The workaround avoids use of TIMESTAMP or DATETIME values to perform optimistic locking using a safer BIGINT RowVersion value that is incremented via a BEFORE UPDATE trigger. This fix will now support optimistic locking with an external (non-EF) application. If I can fix a 2nd bug related to TIMESTAMP / DATETIME then ConcurrencyCheck should work with these types as well.

EF6:

public class MyTable
{
  [Key, DatabaseGenerated(DatabaseGeneratedOption.None)]
  public virtual int Id { get; set; }

  [Required, MaxLength(45)]
  public virtual string Name { get; set; }

  [ConcurrencyCheck, DatabaseGenerated(DatabaseGeneratedOption.Computed)]
  [Column(TypeName = "bigint")]
  public virtual long RowVersion { get; set; }
}

SQL:

CREATE TABLE IF NOT EXISTS `mytable` (
    Id int(11) NOT NULL,
    Name varchar(45) NOT NULL,
    RowVersion bigint NOT NULL DEFAULT 0,
    PRIMARY KEY (`Id`)
) ENGINE=InnoDB

CREATE TRIGGER `trg_mytable_before_update` 
BEFORE UPDATE ON `mytable`
FOR EACH ROW SET NEW.RowVersion = OLD.RowVersion + 1;

TIMESTAMP Solution?

I'm also investigating how to performing optimistic locking with a TIMESTAMP field.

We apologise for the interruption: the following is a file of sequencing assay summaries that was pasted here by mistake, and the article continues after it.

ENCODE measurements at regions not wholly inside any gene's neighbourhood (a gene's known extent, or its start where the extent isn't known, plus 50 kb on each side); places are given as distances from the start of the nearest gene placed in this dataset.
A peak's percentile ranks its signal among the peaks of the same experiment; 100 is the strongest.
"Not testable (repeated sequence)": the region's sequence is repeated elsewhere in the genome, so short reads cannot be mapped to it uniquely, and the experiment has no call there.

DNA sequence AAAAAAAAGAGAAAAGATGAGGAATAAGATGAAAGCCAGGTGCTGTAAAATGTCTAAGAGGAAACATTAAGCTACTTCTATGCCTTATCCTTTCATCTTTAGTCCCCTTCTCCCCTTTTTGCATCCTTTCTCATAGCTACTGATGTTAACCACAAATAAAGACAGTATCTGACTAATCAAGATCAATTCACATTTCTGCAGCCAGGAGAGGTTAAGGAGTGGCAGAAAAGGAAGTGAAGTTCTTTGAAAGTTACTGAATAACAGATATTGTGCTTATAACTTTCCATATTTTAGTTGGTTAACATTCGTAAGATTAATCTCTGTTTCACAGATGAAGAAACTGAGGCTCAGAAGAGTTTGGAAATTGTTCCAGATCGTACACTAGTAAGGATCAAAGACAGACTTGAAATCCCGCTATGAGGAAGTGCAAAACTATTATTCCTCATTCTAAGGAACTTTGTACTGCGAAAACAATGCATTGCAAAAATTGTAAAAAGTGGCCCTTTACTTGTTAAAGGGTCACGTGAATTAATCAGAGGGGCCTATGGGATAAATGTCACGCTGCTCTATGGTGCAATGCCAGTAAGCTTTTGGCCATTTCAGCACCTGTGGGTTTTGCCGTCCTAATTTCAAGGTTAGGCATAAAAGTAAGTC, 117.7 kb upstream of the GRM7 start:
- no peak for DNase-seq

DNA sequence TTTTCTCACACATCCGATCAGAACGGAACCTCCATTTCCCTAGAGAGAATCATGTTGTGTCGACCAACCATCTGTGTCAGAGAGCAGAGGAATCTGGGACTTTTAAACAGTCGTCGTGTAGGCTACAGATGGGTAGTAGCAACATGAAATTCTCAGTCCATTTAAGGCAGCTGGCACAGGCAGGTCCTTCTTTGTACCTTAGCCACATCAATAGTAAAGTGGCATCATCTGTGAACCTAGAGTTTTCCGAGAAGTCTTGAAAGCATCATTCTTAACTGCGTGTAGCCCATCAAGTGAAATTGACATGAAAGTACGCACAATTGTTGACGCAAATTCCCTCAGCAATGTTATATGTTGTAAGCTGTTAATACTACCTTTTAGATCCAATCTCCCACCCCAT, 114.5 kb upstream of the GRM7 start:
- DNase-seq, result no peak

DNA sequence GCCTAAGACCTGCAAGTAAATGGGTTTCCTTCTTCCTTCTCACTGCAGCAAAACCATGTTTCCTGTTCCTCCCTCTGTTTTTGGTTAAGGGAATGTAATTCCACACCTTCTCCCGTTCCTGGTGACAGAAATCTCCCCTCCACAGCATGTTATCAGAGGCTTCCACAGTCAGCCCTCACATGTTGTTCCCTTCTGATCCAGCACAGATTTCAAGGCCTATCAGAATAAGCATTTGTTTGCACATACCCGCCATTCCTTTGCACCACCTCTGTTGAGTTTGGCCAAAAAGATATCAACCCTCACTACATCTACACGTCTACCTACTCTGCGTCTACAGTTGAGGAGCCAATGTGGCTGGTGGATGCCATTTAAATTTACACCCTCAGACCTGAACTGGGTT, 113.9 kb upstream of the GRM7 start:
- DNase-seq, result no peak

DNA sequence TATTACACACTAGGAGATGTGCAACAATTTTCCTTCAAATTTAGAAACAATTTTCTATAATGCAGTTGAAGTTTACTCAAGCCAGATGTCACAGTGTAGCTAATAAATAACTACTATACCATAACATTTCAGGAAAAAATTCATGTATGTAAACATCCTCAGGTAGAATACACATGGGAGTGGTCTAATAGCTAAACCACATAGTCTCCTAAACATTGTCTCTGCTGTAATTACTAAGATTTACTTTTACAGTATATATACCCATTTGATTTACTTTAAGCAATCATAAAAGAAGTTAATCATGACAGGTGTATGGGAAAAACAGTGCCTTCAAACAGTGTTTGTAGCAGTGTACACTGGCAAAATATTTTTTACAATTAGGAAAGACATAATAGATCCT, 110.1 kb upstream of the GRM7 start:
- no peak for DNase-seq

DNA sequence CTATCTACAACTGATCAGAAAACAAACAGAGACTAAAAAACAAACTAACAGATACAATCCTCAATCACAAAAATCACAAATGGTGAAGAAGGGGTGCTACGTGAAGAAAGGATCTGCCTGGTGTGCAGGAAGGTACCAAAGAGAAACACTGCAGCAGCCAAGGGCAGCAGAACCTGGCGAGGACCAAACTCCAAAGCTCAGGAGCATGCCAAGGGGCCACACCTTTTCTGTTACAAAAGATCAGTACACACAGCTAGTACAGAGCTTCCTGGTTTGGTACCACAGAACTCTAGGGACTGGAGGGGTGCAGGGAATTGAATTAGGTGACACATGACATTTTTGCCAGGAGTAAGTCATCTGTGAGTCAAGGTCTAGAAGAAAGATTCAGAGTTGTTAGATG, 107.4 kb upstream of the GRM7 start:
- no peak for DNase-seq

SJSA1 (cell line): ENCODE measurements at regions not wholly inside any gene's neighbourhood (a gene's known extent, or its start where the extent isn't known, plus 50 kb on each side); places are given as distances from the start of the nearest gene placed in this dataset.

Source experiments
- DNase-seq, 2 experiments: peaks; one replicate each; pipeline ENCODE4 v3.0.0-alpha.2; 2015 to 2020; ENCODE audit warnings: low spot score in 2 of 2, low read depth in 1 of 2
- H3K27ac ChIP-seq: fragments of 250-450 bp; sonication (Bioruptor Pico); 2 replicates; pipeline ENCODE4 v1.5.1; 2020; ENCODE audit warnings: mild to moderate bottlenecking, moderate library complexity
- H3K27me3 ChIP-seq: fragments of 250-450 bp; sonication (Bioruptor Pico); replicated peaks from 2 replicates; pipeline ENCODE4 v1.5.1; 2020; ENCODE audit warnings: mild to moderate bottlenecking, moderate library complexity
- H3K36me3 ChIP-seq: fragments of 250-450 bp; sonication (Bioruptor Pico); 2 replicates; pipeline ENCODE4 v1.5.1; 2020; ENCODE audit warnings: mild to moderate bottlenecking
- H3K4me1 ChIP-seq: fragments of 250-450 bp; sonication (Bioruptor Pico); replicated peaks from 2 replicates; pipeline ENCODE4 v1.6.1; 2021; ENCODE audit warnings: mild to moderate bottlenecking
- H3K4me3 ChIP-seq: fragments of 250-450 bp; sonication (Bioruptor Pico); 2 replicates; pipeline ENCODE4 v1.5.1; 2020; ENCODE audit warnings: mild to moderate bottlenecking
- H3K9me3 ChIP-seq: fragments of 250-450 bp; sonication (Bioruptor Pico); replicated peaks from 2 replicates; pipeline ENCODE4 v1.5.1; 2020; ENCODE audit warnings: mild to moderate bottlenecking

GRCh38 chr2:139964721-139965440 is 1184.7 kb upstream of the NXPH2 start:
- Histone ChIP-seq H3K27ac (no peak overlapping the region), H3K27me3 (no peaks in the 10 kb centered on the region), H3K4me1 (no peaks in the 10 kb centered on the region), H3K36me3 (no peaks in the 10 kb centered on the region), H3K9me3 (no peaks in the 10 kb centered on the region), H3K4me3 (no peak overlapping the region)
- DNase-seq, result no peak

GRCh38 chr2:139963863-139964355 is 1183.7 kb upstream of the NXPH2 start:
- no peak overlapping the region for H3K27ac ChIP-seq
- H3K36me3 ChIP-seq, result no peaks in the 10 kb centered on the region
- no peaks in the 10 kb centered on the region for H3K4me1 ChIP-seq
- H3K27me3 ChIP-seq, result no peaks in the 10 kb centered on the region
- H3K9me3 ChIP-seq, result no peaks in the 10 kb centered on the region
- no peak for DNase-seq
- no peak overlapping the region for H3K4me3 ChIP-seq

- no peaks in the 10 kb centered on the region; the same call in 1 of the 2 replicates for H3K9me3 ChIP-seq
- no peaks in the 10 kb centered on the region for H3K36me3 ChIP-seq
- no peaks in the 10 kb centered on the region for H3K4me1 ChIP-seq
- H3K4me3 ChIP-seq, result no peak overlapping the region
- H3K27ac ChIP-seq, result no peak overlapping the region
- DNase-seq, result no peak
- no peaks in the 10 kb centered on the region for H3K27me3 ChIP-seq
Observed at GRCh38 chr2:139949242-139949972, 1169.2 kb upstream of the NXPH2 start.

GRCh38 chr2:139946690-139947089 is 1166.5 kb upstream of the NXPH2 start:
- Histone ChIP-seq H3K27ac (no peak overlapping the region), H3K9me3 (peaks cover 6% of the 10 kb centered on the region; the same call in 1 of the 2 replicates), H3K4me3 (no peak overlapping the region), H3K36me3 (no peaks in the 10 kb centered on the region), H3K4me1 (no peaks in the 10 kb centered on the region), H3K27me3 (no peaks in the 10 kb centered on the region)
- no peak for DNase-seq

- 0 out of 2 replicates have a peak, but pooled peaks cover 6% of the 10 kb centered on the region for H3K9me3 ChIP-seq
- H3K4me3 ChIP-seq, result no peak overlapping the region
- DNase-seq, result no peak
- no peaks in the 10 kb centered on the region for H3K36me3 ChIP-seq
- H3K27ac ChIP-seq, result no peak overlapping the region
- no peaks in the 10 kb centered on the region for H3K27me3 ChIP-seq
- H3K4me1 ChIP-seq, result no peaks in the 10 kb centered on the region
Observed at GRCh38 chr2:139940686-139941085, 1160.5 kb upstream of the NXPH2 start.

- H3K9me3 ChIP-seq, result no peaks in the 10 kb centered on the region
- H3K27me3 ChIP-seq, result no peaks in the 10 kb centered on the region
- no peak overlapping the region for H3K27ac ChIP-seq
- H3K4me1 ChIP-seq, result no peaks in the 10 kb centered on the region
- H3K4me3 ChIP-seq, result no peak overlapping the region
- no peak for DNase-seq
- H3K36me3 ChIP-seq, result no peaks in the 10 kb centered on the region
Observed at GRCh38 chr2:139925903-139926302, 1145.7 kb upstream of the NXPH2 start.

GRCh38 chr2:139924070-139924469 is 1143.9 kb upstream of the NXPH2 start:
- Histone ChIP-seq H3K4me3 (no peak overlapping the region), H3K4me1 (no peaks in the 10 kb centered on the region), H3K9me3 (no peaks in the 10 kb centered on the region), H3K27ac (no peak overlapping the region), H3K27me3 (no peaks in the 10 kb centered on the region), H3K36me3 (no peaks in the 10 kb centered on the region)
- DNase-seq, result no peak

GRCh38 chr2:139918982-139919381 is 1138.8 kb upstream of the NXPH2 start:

Firstly, you need to use a more fine grained timestamp value.

So for example if you use the following, your timestamp value will be truncated to the nearest second (not very safe for optimistic locking).

UpdatedAt TIMESTAMP NOT NULL DEFAULT CURRENT_TIME ON UPDATE CURRENT_TIME

Instead you should use following to record microsecond precision.

UpdatedAt TIMESTAMP(6) NOT NULL DEFAULT NOW(6) ON UPDATE NOW(6)

Secondly, I'm observing a bug that I'm reproducing within the environment of the MySQL .NET Connector unit test suite combined with the PR patch I've just submitted. EF6 now generates the correct optimistic locking SQL to perform an UPDATE followed by the SELECT (now fixed) that returns the updated TIMESTAMP field. However the MySQL connector returns a zero TIMESTAMP (0000-00-00 00:00:00.000000) even though executing the exact same UPDATE and SELECT in MySQL Workbench it returns a valid non-zero TIMESTAMP value. I've observed the packets read via the connection socket return the string '0000-00-00 00:00:00.000000' so its probably related to the MySQL session configuration in some way. Hints welcome! I'm currently testing this with MySQL v5.6.26 (Windows).

Multiple optimistic lock fields

In our case, we have a legacy MS-Access app that uses a TIMESTAMP in most tables to perform optimistic locking. This is a convenient solution for MS-Access as it detects the presence of any TIMESTAMP column and automatically applies optimistic locking to this column when it finds one.

Since we currently don't have optimistic locking working with EF6 for TIMESTAMP columns we've added a second optimistic lock column on each table we care about by creating a BIGINT RowVersion column as that is incremented via a BEFORE INSERT trigger. So now for each UPDATE both the existing TIMESTAMP column and the new RowVersion column are update so either can be used to detect a change. Not ideal but it works!

  • Hopefully I'll soon have a PR for EF6 / TIMESTAMP(6) optimistic locking as well. I've not yet checked that TIMESTAMP(6) works with MS-Access. – Tony O'Hagan May 3 '18 at 5:33